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Dream Theater - Systematic Chaos CD (album) cover

SYSTEMATIC CHAOS

Dream Theater

 

Progressive Metal

3.32 | 1291 ratings

From Progarchives.com, the ultimate progressive rock music website

The Progmatist
2 stars Power chords. Cheesy choruses. Juvenile lyrics. Punk rock-like acoustic breaks "exploding" into chorus reprises. Who is this? Honestly, I'm not sure whether the band even knows anymore. I guess one good to come out of this is that we get a decent sampler CD out of the deal. "The Dark Eternal Night" is a tame if not humorous MEGADETH experiment. With "Forsaken," PAIN OF SALVATION gives us one of their typical works in all of its bombastic Swedish-metal glory. Oh, and lets not forget those DREAM THEATER covers that we can find spread throughout the blandness. In fact, the band does a fairly sufficient job in kind of sounding like DT, especially when it ventures into some predictably "unpredictable" instrumental sections featuring ridiculous time changes and glaringly incoherent guitar and keyboard solos.

In all seriousness, though, this is argueably DREAM THEATER'S greatest failure. FALLING INTO INFINITY surely had its disappointing moments. But we sometimes forget that that album also featured some DT classics like "Trial of Tears," "Lines in the Sand," and "Hell's Kitchen." I also found SIX DEGREES OF INNER TURBULENCE to be a bit lacking, but I admit that that release serves as a fairly sufficient stand-alone album. SYSTEMATIC CHAOS, on the other hand, lacks both of these saving graces. It sounds forced, contrived, and unambitious. It is the sound of a band that seems to be so aware of itself and its need to satisfy its fan base that it cringes away from exploration and authentic experimentation.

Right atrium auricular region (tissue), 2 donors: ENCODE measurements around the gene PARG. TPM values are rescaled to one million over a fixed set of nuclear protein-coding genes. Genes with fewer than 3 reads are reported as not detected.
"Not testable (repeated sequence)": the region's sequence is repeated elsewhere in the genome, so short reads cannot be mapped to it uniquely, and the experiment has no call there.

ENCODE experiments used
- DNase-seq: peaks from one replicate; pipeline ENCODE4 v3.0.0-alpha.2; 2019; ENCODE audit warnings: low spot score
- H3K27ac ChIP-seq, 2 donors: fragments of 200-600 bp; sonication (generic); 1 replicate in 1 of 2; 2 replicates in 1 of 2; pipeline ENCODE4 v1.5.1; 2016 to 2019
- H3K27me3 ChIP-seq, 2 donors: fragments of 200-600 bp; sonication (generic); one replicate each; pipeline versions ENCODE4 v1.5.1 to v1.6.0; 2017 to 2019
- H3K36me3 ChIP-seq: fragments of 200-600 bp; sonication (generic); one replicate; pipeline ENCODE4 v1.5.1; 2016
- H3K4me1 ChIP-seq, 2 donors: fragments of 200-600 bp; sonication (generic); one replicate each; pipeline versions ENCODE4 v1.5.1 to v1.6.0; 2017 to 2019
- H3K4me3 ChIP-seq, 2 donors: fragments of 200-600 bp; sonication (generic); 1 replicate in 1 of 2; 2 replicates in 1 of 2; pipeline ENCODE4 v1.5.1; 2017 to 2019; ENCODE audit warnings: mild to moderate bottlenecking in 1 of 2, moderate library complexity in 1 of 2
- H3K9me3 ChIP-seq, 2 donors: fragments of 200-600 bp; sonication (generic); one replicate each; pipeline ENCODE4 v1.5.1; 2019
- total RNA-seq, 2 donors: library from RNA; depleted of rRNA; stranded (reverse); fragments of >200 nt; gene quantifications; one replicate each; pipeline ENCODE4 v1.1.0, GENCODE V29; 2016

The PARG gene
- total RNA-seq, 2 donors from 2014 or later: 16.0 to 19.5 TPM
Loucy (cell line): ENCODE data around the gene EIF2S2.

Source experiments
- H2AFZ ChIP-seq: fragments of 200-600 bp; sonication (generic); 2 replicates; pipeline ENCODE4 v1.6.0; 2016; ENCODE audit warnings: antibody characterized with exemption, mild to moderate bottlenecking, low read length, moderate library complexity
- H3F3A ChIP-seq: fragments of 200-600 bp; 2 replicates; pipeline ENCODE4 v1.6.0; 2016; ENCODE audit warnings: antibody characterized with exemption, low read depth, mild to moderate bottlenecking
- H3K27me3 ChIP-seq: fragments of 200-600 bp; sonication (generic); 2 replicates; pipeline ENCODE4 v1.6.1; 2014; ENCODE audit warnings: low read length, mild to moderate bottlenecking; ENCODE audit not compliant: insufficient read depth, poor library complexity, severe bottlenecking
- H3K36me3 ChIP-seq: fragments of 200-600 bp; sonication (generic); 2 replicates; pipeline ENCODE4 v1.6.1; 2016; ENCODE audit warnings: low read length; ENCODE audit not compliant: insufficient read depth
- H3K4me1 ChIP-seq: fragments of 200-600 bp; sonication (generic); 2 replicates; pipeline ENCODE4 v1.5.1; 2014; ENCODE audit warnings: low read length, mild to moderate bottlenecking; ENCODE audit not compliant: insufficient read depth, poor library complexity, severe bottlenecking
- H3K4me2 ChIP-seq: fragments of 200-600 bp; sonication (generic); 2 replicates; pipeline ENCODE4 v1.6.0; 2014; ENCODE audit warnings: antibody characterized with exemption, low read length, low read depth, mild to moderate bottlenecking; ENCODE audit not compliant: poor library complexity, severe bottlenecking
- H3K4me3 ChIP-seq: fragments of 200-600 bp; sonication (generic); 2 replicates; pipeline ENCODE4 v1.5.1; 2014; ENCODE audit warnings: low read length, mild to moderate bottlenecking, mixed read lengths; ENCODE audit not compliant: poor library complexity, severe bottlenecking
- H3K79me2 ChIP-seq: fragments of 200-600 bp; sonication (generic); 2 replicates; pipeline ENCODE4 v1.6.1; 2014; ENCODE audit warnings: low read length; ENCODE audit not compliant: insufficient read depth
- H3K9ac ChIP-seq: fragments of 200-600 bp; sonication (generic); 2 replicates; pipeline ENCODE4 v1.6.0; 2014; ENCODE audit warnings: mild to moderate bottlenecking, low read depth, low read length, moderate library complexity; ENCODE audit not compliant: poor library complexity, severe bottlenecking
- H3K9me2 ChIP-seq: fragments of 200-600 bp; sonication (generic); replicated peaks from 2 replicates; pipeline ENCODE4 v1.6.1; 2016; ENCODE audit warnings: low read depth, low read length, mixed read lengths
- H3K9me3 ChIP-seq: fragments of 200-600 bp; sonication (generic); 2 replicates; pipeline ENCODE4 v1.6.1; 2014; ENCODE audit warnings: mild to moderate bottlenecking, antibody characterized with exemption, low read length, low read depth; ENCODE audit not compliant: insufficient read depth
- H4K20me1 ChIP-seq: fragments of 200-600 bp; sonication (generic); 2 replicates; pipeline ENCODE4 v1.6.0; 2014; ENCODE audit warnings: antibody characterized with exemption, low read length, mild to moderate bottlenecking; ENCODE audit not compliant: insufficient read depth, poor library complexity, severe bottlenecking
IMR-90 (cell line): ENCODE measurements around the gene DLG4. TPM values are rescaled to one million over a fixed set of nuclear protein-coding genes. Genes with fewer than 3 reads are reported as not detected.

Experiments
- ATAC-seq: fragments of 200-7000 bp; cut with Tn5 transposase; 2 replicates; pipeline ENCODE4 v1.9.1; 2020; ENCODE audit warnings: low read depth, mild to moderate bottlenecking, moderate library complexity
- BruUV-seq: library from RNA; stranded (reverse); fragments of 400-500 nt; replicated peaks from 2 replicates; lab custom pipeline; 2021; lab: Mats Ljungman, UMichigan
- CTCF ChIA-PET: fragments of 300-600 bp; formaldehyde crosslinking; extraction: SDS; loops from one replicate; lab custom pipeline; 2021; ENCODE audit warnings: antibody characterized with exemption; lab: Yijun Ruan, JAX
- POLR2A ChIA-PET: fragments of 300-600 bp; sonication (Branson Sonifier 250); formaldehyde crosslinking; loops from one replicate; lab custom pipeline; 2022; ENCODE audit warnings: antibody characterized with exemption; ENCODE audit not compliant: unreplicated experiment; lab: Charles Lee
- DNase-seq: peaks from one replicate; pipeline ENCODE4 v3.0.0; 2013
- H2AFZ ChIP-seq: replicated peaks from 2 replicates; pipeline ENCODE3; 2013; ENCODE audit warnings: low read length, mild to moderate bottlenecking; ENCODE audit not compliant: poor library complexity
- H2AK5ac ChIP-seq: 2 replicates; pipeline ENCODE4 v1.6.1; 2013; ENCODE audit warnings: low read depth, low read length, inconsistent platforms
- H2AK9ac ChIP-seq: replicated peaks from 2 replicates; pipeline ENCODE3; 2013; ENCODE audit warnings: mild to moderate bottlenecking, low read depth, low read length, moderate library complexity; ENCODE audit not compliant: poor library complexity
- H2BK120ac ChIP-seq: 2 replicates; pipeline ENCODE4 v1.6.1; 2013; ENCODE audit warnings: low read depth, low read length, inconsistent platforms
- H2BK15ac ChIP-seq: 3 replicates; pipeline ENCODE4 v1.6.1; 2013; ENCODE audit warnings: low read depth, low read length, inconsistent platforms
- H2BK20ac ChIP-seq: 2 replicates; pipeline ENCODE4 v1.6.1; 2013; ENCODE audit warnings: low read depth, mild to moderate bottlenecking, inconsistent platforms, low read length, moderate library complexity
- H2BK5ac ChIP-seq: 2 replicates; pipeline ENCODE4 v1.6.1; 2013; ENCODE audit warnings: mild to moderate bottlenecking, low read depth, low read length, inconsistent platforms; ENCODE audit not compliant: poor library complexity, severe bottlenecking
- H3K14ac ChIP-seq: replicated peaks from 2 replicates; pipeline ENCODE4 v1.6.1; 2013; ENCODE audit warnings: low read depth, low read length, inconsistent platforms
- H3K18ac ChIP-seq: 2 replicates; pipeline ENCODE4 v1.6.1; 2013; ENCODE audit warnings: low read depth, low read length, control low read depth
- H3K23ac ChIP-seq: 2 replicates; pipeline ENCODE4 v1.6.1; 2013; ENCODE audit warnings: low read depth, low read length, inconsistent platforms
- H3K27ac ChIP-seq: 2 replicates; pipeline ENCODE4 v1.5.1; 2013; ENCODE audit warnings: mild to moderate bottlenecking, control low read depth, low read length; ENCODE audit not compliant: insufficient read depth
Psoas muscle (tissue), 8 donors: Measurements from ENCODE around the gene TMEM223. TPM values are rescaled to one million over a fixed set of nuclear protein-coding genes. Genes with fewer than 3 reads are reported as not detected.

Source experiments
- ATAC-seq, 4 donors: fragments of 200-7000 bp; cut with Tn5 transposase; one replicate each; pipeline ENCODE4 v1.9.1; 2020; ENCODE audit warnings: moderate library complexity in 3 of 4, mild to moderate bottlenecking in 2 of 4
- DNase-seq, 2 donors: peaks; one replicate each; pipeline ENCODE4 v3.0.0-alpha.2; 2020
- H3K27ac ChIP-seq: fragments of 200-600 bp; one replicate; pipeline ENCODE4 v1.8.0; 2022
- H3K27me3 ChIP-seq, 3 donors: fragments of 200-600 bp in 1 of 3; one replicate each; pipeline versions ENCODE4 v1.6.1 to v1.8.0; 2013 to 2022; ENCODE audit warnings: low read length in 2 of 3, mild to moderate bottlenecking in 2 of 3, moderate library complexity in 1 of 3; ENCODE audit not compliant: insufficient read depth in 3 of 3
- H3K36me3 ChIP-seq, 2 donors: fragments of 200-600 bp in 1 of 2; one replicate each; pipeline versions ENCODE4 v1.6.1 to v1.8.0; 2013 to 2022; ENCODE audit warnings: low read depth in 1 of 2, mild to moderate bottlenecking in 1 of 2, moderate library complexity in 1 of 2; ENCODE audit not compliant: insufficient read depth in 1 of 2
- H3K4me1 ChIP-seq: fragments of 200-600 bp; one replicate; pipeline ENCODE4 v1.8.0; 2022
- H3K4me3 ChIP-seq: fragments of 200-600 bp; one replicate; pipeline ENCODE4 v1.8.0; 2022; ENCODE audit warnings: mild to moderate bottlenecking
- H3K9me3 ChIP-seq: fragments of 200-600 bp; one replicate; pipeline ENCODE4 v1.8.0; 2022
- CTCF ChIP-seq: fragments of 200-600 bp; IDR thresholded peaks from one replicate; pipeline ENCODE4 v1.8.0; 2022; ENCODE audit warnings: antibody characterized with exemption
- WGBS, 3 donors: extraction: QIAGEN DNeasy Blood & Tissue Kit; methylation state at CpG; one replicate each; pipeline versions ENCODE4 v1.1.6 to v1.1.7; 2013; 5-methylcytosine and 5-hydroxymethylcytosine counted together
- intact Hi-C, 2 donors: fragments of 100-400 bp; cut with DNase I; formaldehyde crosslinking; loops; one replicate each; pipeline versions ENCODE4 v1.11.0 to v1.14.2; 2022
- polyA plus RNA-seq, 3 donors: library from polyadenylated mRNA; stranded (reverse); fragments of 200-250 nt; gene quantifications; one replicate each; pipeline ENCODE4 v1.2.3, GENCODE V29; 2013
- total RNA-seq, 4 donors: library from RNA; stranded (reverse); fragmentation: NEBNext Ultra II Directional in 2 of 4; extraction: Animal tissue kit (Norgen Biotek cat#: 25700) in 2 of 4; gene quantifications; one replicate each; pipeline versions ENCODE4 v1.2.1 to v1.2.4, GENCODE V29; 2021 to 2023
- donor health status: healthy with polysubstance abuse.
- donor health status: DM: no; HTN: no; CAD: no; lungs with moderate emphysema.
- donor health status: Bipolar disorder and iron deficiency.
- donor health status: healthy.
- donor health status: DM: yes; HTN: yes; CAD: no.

The biggest shame here is that we can catch glimpses of a genuine effort. By taking some risks in exploring a musical theme in a passionate way, "Repentance" shows that DT can still create heartfelt music. And despite its flaws, "In the Presence of Enemies" (originally written as one long song) features moments of successful hard rock and emotion. On the whole, though, this album's self-consciousness proves to be its tragic flaw, and it is made only the more noticeable when considered alongside the contemporary releases of some other comparable bands. While PORCUPINE TREE and DEVIN TOWNSEND continue to put out classic albums by devoting themselves to concepts, DT seems to be stuck on themselves. And I will argue that it won't be until they can place themselves underneath their music that their true talents will be revealed.

The Progmatist | 2/5 |

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